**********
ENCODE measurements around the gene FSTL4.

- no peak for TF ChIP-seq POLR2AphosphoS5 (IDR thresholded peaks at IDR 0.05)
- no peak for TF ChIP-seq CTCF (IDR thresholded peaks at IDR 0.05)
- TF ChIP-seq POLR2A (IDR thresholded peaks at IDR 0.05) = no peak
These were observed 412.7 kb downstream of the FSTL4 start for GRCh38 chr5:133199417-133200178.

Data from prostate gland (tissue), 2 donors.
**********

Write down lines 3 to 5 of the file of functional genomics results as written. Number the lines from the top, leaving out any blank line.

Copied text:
- no peak for TF ChIP-seq CTCF (IDR thresholded peaks at IDR 0.05)
- TF ChIP-seq POLR2A (IDR thresholded peaks at IDR 0.05) = no peak
These were observed 412.7 kb downstream of the FSTL4 start for GRCh38 chr5:133199417-133200178.